In Safe Mode you can adjust all settings you might have changed before Windows refused to boot or started experiencing stability problems, remove or add drivers, uninstall or install some software (the ones that do not depend on Windows Installer), and remove hard-to-delete viruses and malware.
You can also use System Restore in Safe Mode.
Safe Mode is still a limited mode where several functions do not work at all. This is because only essential services are loaded to prevent malware and problematic programs/drivers from loading.
If your device only starts in Safe Mode, try turning on the Clean boot mode to make sure that no third-party software or service is causing the trouble.
A big advantage of Safe Mode is that is checks and repairs all essential system files and, if necessary, runs a disk check. This way, all trivial problems are solved just by starting Windows in that mode.
- Last Known Good Configuration often solves booting and stability problems after installing software, drivers, or messing with Registry entries. This is available for Windows XP, Vista and 7 only.
- If Windows is able to boot, use System File Checker and icacls.exe to repair corrupted system files.
- While Windows is running, use free WhoCrashed for determining BSOD (Blue Screen Of Death) causes.
In Windows Vista and later, Reliability Monitor might also reveal faulty drivers or software.
In Windows 8/8.1 and 10, the good old F8 key trick does not work anymore (you can, however, turn the F8 key functionality back on for your convenience). If Windows 8, 8.1 or 10 detects that it is unable to start, you can get into new Startup Settings: click See advanced repair options in Recovery screen, or click Advanced options after Automatic Repair fails.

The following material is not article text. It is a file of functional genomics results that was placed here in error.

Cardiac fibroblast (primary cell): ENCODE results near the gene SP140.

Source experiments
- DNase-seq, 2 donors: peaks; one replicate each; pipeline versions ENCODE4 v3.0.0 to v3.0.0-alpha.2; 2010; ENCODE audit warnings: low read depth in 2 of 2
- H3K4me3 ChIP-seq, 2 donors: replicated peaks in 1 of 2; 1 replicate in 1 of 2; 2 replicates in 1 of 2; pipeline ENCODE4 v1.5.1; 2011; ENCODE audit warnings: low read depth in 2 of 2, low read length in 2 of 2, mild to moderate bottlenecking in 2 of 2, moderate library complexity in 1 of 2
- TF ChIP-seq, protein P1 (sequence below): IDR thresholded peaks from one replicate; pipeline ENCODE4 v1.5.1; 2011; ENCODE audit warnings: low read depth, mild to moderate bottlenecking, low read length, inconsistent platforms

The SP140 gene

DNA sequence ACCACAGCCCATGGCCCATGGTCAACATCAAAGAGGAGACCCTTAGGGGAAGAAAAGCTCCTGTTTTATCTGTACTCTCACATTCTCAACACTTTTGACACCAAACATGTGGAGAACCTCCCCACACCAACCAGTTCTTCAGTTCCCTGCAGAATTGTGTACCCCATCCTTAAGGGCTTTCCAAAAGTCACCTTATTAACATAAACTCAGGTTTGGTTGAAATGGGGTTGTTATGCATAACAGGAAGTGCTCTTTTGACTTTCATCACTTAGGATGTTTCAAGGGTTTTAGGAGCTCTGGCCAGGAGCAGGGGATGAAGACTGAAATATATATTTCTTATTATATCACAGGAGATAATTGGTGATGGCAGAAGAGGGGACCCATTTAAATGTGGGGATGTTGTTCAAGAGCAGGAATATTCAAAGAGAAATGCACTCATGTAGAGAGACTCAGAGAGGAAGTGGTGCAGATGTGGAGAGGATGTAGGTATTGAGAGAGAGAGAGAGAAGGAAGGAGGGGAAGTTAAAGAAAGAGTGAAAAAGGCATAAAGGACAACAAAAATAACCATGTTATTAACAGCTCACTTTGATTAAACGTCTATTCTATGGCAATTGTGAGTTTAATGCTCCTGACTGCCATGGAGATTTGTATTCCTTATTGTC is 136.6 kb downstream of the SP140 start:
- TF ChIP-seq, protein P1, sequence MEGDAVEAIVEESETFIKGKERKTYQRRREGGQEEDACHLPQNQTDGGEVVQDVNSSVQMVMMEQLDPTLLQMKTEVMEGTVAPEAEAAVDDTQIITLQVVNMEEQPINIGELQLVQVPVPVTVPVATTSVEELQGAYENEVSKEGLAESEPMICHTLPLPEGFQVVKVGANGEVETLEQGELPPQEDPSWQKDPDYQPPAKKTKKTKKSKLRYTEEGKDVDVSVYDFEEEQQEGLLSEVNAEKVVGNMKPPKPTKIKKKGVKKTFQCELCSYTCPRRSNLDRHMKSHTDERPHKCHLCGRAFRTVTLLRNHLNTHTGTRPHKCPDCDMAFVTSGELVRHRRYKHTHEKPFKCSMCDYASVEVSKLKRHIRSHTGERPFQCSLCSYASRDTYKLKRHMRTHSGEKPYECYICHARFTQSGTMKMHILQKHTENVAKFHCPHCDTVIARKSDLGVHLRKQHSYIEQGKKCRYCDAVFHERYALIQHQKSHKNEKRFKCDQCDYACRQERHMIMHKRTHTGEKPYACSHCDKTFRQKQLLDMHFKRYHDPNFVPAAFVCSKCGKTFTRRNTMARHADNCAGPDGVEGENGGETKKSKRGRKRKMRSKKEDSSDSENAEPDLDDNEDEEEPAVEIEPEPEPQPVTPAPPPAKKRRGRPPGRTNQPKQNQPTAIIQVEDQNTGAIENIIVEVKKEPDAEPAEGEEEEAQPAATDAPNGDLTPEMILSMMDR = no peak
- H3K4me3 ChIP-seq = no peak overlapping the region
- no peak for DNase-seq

If Windows 8 or 8.1 is able to start and run and you can use at least one monitor/display, open Settings charm using keyboard shortcut Windows Key+I. The fastest way is to click Power and then hold down Shift key while clicking Restart. This will reboot into Windows 8/8.1 Advanced Startup screen. This method also works from Welcome/Sign in screen if you cannot login to your account.
In Windows 10, open Start menu, click Power button and click Restart while holding down Shift key. This method also works from Welcome/Sign in screen if you cannot login to your account.
The longer way in Windows 8 and 8.1 is to click Change PC settings in the bottom.
In Windows 10, you can use either keyboard shortcut Windows Key+I to open Settings app, or open Start menu and click Settings.
Alternatively, in Windows 10 Anniversary Update and newer, open the Run dialog with keyboard shortcut WINDOWS KEY+R or via the Quick Links menu (WINDOWS KEY+X), type ms-settings:recovery and click OK.